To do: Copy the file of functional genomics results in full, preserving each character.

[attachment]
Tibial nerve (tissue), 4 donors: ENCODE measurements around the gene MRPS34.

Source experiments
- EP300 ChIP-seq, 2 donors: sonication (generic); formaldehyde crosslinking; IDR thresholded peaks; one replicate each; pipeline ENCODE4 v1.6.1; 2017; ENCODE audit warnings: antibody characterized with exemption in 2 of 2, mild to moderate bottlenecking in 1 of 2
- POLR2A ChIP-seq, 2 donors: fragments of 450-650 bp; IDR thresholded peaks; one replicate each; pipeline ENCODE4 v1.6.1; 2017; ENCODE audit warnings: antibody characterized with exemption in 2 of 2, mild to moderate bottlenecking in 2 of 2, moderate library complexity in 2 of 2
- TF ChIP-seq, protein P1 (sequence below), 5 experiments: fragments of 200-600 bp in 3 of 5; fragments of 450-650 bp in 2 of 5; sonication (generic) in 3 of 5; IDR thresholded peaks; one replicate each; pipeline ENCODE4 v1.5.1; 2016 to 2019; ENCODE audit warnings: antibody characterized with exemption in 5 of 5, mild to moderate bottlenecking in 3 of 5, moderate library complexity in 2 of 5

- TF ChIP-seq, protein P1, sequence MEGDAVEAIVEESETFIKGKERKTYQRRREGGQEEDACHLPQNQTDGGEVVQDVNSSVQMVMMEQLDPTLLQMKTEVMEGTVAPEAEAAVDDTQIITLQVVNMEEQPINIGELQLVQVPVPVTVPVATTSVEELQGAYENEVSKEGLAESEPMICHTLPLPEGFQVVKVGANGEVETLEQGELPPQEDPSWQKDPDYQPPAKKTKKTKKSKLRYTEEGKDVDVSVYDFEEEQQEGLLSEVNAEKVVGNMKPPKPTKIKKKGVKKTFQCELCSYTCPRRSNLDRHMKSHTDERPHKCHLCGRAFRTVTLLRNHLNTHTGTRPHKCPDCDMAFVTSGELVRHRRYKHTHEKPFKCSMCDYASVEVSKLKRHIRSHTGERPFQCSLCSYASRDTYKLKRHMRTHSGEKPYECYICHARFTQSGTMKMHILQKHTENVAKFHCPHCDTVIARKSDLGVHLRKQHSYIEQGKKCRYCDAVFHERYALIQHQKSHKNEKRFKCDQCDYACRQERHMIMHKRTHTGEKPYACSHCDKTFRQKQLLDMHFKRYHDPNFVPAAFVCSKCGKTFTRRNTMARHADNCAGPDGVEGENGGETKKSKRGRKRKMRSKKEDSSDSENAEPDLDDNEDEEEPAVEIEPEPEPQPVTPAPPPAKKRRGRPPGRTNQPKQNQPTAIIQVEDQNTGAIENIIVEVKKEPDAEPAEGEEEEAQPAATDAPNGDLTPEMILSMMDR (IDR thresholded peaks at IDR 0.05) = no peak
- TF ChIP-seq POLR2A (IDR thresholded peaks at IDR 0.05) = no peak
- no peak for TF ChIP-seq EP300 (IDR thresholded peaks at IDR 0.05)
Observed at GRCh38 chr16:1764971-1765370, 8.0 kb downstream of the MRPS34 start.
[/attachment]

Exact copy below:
Tibial nerve (tissue), 4 donors: ENCODE measurements around the gene MRPS34.

Source experiments
- EP300 ChIP-seq, 2 donors: sonication (generic); formaldehyde crosslinking; IDR thresholded peaks; one replicate each; pipeline ENCODE4 v1.6.1; 2017; ENCODE audit warnings: antibody characterized with exemption in 2 of 2, mild to moderate bottlenecking in 1 of 2
- POLR2A ChIP-seq, 2 donors: fragments of 450-650 bp; IDR thresholded peaks; one replicate each; pipeline ENCODE4 v1.6.1; 2017; ENCODE audit warnings: antibody characterized with exemption in 2 of 2, mild to moderate bottlenecking in 2 of 2, moderate library complexity in 2 of 2
- TF ChIP-seq, protein P1 (sequence below), 5 experiments: fragments of 200-600 bp in 3 of 5; fragments of 450-650 bp in 2 of 5; sonication (generic) in 3 of 5; IDR thresholded peaks; one replicate each; pipeline ENCODE4 v1.5.1; 2016 to 2019; ENCODE audit warnings: antibody characterized with exemption in 5 of 5, mild to moderate bottlenecking in 3 of 5, moderate library complexity in 2 of 5

- TF ChIP-seq, protein P1, sequence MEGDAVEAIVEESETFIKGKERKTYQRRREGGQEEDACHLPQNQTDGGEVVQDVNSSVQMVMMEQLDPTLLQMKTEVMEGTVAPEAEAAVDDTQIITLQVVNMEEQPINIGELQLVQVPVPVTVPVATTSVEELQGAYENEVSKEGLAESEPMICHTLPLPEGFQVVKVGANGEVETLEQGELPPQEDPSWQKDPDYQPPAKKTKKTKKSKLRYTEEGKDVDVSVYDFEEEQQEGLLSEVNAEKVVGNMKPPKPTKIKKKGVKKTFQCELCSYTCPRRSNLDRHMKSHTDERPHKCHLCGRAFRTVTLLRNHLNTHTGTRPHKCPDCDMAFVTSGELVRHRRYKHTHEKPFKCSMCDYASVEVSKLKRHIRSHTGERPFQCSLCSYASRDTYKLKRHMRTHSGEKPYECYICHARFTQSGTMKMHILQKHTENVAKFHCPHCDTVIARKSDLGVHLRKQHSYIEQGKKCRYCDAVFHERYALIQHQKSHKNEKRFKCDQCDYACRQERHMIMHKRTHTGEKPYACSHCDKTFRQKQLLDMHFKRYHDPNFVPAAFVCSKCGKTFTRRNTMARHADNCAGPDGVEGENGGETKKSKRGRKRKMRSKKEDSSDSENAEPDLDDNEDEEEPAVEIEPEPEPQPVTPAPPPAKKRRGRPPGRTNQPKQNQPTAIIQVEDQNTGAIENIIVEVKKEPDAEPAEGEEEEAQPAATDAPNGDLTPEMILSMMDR (IDR thresholded peaks at IDR 0.05) = no peak
- TF ChIP-seq POLR2A (IDR thresholded peaks at IDR 0.05) = no peak
- no peak for TF ChIP-seq EP300 (IDR thresholded peaks at IDR 0.05)
Observed at GRCh38 chr16:1764971-1765370, 8.0 kb downstream of the MRPS34 start.